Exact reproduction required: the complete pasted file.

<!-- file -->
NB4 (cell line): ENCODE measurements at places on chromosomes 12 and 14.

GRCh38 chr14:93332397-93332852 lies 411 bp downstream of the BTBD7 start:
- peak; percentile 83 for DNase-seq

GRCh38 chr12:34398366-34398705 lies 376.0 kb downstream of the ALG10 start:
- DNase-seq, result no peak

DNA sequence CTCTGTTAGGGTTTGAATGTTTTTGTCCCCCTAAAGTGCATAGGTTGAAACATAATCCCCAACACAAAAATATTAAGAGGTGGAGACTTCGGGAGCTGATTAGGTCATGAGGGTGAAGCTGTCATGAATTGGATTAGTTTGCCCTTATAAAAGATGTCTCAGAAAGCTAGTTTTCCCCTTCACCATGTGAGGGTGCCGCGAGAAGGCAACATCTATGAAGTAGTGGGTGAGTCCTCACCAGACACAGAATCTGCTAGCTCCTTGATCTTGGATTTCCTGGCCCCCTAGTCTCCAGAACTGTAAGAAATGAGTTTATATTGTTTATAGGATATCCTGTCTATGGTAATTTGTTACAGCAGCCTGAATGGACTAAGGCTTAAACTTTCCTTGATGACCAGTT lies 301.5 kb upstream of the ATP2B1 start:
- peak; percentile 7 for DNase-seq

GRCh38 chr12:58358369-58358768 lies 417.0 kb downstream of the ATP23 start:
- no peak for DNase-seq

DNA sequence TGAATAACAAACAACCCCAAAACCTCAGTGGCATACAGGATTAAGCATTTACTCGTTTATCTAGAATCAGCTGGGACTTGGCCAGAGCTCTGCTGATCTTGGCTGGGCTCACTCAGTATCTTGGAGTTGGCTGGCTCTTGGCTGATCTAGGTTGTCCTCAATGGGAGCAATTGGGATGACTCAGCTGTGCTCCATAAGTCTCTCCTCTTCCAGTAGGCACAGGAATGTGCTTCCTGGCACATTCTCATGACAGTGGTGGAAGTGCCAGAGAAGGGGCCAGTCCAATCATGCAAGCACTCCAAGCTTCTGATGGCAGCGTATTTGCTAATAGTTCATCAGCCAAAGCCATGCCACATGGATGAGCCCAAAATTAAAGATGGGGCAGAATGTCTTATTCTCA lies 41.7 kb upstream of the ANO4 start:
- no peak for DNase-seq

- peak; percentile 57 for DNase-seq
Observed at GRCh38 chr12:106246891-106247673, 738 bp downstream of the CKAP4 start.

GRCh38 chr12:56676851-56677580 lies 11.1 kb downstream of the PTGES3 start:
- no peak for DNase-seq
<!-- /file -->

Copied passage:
NB4 (cell line): ENCODE measurements at places on chromosomes 12 and 14.

GRCh38 chr14:93332397-93332852 lies 411 bp downstream of the BTBD7 start:
- peak; percentile 83 for DNase-seq

GRCh38 chr12:34398366-34398705 lies 376.0 kb downstream of the ALG10 start:
- DNase-seq, result no peak

DNA sequence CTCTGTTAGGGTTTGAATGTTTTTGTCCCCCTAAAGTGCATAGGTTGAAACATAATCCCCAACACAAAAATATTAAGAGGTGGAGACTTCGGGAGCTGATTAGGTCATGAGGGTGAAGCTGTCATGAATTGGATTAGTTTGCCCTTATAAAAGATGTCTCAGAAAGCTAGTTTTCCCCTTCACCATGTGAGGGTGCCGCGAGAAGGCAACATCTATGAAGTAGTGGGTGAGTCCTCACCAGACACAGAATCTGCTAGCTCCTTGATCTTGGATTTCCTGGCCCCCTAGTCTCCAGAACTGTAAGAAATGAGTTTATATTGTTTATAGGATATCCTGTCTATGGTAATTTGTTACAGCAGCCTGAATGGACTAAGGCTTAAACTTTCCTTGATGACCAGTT lies 301.5 kb upstream of the ATP2B1 start:
- peak; percentile 7 for DNase-seq

GRCh38 chr12:58358369-58358768 lies 417.0 kb downstream of the ATP23 start:
- no peak for DNase-seq

DNA sequence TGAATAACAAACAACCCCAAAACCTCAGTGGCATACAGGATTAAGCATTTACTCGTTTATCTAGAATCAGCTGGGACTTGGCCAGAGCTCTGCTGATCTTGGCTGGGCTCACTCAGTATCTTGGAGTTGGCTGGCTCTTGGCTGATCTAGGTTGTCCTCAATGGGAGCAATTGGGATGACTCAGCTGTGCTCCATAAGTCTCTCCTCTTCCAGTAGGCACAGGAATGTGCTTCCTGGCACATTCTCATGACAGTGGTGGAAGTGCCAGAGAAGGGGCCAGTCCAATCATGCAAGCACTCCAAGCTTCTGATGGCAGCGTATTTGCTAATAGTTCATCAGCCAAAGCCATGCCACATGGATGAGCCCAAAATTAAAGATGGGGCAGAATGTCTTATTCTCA lies 41.7 kb upstream of the ANO4 start:
- no peak for DNase-seq

- peak; percentile 57 for DNase-seq
Observed at GRCh38 chr12:106246891-106247673, 738 bp downstream of the CKAP4 start.

GRCh38 chr12:56676851-56677580 lies 11.1 kb downstream of the PTGES3 start:
- no peak for DNase-seq